Participation Requirements:
There is no widespread system for local-level support, so local governments often either adapt national calculations to local conditions or rely on academics to complete the analysis on their behalf.
Pros:
Quantifiable data provides results that can be compared across locations and over time. Useful for goal-setting.
Cons:
Requires a considerable amount of data collection and analysis.

The BiodiverCities Methodology is published by ICLEI Canada and Toronto and Region Conservation Authority. It is a companion document to the Urban Biodiversity Management Guidebook. A compilation which discusses why, who & how of integrating urban biodiversity to build resilient and sustainable communities. It puts forth best practices by discussing various successful examples and case studies which have shown positive results and have the potential to be replicated by the local governments and decision makers.
Steps:
1. Stakeholder analysis.
2. Research local geography and biodiversity.
3. Create a Biodiversity Conservation Plan that includes baseline data, budgeting, actions, roles and responsibilities, and monitoring indicators.
4. Implement the plan in partnership with the community and attain council approval.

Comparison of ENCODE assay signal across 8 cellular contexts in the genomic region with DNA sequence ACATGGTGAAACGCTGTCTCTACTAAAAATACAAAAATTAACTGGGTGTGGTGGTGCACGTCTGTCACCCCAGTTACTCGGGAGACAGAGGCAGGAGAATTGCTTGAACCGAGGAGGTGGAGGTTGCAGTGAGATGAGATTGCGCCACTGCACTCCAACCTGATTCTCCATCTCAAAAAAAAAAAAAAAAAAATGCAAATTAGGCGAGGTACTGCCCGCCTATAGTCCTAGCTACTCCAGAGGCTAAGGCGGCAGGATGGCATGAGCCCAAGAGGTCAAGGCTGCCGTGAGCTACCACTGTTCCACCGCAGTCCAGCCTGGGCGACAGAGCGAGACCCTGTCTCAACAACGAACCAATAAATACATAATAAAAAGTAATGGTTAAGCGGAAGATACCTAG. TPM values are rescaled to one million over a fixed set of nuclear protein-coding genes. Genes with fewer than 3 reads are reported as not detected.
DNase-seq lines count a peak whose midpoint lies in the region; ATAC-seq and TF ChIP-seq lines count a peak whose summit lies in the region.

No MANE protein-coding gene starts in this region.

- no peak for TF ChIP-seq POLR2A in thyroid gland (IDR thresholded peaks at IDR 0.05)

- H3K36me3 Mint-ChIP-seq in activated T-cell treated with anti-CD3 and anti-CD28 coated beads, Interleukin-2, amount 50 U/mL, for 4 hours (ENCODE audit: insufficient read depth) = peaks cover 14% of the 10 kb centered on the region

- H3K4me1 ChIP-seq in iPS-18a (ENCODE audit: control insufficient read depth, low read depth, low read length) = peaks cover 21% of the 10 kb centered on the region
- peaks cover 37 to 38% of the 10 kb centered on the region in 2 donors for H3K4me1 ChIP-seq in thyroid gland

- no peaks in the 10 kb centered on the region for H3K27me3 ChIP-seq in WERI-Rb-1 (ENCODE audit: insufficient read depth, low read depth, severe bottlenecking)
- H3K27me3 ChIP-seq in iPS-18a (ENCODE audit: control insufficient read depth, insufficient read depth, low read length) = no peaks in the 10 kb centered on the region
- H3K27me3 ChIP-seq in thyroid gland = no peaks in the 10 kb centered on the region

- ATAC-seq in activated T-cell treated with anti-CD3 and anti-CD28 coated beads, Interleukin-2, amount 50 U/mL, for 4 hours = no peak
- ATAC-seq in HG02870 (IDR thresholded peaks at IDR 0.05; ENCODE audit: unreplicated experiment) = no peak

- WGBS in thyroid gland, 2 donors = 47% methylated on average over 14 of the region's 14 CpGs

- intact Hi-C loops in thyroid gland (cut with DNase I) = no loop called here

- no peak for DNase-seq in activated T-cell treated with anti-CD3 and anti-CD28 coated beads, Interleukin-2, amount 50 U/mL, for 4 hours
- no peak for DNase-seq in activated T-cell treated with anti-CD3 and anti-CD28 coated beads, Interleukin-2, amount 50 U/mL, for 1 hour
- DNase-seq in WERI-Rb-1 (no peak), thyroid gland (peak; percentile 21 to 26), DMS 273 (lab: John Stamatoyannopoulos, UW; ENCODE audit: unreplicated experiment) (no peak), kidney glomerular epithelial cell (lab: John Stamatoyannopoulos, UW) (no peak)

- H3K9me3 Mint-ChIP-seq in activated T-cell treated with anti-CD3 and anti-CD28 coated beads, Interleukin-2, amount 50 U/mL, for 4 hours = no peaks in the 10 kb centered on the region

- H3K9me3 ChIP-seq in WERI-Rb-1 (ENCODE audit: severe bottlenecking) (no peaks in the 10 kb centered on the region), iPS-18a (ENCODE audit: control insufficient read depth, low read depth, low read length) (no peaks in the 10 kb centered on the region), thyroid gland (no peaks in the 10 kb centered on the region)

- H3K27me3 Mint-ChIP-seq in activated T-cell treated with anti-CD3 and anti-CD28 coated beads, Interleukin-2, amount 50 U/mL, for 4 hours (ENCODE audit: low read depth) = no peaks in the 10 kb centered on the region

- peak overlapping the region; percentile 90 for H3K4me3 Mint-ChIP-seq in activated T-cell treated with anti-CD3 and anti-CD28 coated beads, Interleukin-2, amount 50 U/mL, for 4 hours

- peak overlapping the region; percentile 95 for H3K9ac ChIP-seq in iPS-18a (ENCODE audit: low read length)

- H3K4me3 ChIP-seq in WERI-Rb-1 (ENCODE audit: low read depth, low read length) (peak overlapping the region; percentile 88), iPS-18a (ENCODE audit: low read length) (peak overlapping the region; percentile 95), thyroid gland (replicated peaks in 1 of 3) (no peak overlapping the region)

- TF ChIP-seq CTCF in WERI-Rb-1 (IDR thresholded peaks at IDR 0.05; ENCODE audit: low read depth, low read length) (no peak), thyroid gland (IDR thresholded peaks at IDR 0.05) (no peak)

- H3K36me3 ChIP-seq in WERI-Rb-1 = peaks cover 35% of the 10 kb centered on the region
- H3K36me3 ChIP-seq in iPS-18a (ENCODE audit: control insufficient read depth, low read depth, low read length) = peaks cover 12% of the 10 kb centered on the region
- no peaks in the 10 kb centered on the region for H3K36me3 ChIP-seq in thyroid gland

5. Monitor/review the plan and update it.
Participation Requirements:
It is not a program, but an approach that calls for a cyclical, iterative approach to biodiversity planning. Thus, there are no barriers to using the approach outlined in the guide.
Pros:
Simple program with no required commitments or costs.
Cons:
No official membership recognition or tracking.

IUCN Biodiversity indicators for Local authorities Engaged in 2012, within the framework of the working group "Local authorities & Biodiversity " in the french context, this project aims to identify a common and synthetic set of biodiversity indicators adapted to subnational territorial scales, primarily regional, based mainly on the Singapore Index. Through this reference game, the regions will have a common self-assessment tool that will also allow them to report on their responses to the Aichi targets and the National Biodiversity Strategy.